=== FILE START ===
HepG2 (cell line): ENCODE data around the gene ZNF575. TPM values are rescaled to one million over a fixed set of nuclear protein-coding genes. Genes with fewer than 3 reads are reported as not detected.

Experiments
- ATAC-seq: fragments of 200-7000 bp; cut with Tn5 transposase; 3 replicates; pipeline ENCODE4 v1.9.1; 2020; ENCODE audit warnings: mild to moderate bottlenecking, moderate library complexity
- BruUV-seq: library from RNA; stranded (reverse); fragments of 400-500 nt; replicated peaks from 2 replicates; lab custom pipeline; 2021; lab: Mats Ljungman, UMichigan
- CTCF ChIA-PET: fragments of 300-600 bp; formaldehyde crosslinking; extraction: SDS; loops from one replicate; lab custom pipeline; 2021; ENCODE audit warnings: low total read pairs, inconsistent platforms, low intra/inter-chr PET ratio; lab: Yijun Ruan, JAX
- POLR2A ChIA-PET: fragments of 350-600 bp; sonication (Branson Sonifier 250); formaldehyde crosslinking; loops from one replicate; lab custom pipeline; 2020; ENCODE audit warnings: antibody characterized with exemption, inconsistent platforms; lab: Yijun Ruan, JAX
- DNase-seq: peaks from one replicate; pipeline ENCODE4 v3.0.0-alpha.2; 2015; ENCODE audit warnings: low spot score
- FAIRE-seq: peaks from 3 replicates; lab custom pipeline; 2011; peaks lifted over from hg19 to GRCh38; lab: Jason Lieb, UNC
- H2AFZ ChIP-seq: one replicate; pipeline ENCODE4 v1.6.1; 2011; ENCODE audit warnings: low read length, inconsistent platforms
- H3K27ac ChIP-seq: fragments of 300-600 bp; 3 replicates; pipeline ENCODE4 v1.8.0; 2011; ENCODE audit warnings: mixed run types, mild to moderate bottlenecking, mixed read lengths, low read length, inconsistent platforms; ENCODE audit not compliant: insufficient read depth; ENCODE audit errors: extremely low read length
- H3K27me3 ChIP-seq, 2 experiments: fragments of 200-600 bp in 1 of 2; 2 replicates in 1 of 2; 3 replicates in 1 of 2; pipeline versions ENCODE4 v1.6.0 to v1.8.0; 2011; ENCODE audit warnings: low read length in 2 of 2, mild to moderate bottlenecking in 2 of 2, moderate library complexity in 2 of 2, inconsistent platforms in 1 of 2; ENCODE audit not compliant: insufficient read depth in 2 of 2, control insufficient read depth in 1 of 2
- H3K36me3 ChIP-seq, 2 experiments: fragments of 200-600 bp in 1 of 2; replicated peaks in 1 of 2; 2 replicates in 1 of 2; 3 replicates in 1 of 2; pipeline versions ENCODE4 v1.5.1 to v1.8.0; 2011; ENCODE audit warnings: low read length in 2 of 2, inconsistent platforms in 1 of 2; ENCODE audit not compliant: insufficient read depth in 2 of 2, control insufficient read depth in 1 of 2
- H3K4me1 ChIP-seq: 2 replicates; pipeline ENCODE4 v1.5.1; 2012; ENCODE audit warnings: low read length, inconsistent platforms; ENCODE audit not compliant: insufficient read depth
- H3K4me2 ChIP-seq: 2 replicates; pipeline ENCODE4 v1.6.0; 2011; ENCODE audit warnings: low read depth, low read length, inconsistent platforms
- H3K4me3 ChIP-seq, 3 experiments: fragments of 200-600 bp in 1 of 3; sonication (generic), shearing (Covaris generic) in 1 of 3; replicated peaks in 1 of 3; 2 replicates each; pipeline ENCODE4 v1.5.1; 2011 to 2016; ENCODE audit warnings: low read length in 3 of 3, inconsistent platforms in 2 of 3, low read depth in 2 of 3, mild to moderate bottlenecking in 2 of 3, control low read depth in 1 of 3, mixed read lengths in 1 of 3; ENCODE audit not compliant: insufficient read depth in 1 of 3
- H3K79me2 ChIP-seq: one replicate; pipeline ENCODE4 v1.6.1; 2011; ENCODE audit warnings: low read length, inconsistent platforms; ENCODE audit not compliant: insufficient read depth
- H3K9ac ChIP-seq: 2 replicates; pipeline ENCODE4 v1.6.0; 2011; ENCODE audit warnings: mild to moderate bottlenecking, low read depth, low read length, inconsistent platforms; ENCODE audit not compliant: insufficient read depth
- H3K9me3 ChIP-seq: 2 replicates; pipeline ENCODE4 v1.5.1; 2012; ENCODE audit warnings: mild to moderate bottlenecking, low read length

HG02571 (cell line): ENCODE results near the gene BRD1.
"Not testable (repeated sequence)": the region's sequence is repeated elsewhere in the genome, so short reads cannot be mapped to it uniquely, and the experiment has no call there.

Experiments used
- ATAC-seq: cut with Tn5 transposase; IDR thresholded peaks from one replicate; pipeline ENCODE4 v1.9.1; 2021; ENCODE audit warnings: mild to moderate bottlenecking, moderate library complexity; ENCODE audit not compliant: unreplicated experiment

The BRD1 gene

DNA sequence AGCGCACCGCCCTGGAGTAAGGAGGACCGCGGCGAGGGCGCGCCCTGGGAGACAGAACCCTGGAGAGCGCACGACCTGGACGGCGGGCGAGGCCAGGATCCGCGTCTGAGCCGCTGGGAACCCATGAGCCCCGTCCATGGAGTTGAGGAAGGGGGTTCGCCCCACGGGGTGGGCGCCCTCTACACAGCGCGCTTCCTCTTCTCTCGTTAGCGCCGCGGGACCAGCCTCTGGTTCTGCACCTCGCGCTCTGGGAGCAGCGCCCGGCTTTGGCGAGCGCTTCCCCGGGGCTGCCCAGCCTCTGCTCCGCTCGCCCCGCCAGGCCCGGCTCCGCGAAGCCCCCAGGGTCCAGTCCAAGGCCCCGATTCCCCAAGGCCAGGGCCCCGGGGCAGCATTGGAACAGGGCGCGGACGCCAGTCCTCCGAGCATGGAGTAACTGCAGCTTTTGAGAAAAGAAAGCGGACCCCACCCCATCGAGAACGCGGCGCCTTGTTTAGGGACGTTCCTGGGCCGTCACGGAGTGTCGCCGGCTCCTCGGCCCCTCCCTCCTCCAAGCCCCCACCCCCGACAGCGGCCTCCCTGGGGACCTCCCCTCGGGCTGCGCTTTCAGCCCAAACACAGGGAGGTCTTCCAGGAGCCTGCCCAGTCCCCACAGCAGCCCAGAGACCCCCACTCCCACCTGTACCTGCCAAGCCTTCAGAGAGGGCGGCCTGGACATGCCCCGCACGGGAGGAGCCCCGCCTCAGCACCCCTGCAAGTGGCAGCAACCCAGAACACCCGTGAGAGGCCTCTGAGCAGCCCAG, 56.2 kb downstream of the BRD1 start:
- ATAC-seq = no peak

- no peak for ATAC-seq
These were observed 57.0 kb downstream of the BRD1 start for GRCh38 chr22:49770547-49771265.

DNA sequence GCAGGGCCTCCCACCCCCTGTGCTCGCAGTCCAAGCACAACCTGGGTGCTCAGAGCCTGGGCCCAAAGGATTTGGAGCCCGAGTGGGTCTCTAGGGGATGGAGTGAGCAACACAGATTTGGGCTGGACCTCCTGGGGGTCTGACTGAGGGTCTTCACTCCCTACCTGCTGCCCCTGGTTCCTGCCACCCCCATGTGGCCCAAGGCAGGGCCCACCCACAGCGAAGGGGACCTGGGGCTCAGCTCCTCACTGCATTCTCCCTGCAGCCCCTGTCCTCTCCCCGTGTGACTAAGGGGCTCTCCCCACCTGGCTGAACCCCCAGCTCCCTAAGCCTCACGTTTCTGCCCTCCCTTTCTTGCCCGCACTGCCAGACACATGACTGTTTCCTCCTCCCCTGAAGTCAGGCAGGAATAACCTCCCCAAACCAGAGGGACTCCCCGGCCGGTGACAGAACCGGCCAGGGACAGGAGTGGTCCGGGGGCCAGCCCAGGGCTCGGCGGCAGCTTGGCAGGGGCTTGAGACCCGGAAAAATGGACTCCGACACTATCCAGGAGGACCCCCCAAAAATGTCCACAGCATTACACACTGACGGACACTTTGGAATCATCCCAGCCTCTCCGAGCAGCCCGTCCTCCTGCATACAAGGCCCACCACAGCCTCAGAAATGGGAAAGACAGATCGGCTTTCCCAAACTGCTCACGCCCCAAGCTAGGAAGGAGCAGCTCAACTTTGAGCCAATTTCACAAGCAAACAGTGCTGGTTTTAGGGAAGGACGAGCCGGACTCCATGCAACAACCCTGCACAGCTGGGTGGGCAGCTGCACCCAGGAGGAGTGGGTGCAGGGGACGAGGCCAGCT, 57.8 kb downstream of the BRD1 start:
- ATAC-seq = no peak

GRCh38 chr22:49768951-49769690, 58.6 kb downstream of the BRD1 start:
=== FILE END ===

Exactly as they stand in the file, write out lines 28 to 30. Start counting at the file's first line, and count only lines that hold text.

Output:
DNA sequence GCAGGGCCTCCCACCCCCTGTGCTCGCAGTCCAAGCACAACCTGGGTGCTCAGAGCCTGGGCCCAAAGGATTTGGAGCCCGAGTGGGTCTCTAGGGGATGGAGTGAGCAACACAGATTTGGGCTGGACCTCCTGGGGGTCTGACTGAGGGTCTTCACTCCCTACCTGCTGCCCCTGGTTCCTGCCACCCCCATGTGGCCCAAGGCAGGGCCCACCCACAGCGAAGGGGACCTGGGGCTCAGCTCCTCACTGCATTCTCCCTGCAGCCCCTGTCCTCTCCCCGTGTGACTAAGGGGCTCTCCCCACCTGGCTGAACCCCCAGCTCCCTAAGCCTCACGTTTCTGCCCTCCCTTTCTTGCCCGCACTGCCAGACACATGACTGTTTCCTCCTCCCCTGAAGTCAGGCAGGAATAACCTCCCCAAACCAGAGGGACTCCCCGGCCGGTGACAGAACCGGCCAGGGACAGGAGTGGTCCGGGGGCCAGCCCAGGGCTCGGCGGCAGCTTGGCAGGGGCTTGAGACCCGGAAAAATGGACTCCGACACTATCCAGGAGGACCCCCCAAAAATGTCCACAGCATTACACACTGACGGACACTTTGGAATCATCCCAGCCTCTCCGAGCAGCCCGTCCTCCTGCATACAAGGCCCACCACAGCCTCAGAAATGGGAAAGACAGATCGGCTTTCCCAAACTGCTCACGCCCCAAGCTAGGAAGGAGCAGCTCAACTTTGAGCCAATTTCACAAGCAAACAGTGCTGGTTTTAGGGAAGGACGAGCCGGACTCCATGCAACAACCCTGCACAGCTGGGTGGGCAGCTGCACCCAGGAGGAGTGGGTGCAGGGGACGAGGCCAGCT, 57.8 kb downstream of the BRD1 start:
- ATAC-seq = no peak

GRCh38 chr22:49768951-49769690, 58.6 kb downstream of the BRD1 start: